Money received from hosting is generally regarded as income; therefore, it is likely that income tax will be payable so the host may need to declare their earnings to HMRC. It is possible that a host may be entitled to certain tax reliefs or allowances, so it is advisable to take tax advice regarding this.

As an Airbnb host, do you need to have public liability insurance?

There is no legal obligation to take out public liability insurance to host via Airbnb. However, it would be worthwhile to do so in order to protect yourself, the host in the event of an injury claim from the visitor.



Comments

Mandy Thomson

12:57 PM, 19th August 2017
About A year ago

The post above states, "The Regulatory Reform (Fire Safety) Order 2005 makes landlords responsible for taking steps to protect the people using your premises from the risk of fire. This means that a host should carry out a fire risk assessment" however, it's my understanding that the Act does require a fire assessment for individual residential units such as houses or flats let for occupation by a single household, as stated on the London Fire Brigade site: -
"The Order applies to virtually all buildings, places and structures other than individual private dwellings e.g. individual flats in a block or family homes"

A property which is normally used as someone's home, but is let out on occasion as holiday accommodation on a very short term basis would not normally require planning permission for change of use from single household residential to holiday accommodation. For example, in Greater London, flats or houses can be used as a holiday let for up 3 months a year before change of use is required.

All the different pieces of legislation around fire safety can be confusing, and following Grenfell, I would not be surprised to find the law is changed so fire assessments will be required for individual rental dwellings and I wouldn't argue against it.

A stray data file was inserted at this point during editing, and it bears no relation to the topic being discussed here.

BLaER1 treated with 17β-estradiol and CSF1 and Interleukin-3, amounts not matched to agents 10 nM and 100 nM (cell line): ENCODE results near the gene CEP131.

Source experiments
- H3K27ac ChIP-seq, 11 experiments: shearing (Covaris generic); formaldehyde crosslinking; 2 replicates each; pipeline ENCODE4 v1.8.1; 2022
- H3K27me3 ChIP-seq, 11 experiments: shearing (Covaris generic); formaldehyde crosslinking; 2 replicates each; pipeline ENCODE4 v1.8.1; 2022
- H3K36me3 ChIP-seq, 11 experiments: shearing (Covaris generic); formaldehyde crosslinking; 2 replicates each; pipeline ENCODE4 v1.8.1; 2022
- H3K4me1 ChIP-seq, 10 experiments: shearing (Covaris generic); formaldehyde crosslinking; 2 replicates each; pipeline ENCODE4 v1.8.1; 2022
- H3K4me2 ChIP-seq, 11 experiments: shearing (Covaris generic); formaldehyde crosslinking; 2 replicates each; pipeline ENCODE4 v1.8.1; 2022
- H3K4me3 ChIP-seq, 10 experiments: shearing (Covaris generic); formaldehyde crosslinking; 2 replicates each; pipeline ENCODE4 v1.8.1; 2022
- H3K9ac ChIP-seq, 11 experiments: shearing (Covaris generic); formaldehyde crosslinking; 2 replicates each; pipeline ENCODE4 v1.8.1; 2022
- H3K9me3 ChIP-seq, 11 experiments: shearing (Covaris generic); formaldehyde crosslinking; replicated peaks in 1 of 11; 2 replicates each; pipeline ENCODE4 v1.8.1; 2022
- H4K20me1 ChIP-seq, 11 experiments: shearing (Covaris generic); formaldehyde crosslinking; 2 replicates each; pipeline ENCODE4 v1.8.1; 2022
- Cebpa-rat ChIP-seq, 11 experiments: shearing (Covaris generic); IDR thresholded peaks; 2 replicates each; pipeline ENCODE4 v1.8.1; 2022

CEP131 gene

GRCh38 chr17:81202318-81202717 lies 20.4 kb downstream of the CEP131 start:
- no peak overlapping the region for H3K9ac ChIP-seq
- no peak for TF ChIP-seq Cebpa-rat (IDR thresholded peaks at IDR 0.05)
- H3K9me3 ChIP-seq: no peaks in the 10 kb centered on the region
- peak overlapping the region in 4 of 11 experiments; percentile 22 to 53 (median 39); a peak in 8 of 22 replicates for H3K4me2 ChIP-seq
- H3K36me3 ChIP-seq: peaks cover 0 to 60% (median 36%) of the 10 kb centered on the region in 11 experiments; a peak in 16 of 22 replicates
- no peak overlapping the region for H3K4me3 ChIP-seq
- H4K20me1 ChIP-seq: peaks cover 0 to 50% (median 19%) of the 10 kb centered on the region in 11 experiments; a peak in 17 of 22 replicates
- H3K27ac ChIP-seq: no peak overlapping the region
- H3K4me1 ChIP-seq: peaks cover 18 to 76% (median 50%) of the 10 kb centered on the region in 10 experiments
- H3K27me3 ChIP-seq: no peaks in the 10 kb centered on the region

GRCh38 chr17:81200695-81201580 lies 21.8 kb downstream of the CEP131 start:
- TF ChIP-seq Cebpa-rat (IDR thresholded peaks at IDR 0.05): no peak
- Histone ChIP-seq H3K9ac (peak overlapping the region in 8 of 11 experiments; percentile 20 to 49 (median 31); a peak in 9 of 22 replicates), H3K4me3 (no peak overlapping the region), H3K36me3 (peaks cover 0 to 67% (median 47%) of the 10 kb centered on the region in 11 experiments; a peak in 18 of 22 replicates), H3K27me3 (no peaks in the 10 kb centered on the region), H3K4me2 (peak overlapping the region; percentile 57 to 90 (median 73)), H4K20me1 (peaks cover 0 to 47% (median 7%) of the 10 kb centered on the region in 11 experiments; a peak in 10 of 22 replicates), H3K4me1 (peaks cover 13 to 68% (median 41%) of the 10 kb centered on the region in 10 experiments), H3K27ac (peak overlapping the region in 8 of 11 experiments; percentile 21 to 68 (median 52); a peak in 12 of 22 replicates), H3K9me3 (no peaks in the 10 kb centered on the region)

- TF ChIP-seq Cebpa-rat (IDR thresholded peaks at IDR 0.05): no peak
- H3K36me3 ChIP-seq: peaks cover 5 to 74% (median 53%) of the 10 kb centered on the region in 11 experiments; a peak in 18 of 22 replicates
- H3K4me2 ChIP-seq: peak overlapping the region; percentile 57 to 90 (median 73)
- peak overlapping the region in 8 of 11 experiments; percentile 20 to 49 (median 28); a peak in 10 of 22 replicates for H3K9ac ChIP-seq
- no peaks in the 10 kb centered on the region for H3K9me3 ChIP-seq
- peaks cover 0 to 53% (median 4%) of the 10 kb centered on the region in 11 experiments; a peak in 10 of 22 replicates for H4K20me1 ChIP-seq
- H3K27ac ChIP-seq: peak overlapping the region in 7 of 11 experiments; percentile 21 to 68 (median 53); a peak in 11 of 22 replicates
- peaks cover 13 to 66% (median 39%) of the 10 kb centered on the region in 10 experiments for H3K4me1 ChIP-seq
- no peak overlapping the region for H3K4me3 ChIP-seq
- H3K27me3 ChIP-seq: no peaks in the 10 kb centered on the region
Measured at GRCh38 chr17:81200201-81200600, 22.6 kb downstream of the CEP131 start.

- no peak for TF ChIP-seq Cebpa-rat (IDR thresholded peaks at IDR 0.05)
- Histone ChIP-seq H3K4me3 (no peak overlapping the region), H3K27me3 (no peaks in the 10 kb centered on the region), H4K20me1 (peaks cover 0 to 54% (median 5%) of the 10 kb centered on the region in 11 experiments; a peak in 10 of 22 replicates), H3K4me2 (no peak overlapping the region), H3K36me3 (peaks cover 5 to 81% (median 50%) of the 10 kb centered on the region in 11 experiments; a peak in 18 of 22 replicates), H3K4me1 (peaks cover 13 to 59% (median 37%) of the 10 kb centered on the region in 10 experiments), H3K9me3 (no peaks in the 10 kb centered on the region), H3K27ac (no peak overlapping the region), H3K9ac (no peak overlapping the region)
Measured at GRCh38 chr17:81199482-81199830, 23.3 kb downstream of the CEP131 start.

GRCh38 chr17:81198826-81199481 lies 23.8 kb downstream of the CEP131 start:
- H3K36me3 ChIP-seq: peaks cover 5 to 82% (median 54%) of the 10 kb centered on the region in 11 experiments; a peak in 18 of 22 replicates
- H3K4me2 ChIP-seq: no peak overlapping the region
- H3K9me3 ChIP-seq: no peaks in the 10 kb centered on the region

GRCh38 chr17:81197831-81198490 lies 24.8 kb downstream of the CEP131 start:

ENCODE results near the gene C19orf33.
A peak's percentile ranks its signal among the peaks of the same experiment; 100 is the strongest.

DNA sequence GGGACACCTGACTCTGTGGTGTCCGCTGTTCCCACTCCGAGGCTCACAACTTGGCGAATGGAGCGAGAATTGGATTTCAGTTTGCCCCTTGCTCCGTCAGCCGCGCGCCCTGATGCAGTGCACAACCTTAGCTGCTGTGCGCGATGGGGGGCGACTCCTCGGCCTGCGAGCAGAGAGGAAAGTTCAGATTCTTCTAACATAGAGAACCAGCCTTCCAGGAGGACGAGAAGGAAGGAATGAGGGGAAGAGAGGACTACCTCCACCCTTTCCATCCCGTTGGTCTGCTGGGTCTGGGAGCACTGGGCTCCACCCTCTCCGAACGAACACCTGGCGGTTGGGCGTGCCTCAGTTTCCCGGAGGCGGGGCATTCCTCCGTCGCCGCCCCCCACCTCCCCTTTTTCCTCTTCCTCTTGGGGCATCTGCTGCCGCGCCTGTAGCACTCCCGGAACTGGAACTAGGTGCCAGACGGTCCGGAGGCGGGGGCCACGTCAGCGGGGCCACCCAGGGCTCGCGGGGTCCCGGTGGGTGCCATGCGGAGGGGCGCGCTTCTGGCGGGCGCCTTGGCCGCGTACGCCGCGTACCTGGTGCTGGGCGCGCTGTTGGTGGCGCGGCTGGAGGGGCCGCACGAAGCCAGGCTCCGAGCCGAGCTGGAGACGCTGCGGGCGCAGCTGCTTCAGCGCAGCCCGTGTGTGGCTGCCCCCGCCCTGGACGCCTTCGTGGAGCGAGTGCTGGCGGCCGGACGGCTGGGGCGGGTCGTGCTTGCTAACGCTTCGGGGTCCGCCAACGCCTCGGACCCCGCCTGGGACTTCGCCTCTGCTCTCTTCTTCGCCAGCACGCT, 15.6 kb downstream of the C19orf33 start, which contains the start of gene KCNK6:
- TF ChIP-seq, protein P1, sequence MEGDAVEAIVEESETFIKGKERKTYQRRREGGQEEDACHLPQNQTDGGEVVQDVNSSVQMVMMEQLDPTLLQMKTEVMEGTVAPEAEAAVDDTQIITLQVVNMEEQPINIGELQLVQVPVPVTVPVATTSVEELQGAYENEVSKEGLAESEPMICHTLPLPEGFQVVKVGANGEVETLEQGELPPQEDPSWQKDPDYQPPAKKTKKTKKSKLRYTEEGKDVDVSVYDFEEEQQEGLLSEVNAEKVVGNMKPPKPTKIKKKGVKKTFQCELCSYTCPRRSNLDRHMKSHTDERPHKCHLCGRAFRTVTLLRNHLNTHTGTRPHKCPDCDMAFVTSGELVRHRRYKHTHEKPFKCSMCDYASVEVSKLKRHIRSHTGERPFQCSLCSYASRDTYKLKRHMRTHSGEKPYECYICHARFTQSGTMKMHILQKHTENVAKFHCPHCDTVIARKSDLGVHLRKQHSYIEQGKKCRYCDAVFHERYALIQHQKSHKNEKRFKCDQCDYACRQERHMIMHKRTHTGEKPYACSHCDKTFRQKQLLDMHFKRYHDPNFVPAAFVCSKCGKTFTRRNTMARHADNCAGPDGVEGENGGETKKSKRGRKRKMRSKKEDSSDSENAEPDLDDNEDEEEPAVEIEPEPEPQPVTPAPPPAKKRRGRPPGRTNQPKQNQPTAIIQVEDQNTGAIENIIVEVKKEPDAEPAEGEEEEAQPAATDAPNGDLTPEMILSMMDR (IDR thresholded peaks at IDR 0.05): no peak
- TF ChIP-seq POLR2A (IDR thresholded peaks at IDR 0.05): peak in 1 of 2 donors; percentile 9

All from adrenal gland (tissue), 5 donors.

Mike W

14:08 PM, 19th August 2017
About A year ago

Could anyone explain to me how anyone in the UK is doing serviced accommodation above board ? If the property is leasehold and/or mortgaged you are supposed to inform the freeholder/mortgage co. A standard BTL or residential mortgage won't suffice from what I understand. So I'm guessing the people renting out the 1000s of apartments on air bnb are just taking the risk of not being found out? They can't all own them outright.

Glenn Ackroyd

11:46 AM, 20th August 2017
About A year ago

Mike W - I agree with you which is why I've stayed away from these. Particularly as I have lots of Mortgage Express mortgages and they are looking for any breach as a reason to call in loans.

Also the planning aspect. Using these B & B's means a change of use, except for the London 3 month exemption which will also be floated.

The big hotel chains will be putting pressure on governments and banks by lobbying at increasing rates. They will be losing occupancy and in turn profit.

Mark Alexander

19:42 PM, 20th August 2017
About A year ago

Reply to the comment left by Mandy Thomson at 19/08/2017 - 12:57
If Fire risk assessments were mandatory for all dwellings, regardless of ownership or tenure, then I wouldn't be against it either. It must be a level playing field though, Councils, Housing associations and owner occupiers should not be exempt.

CP12's for instance should be applied to all dwellings or none at all.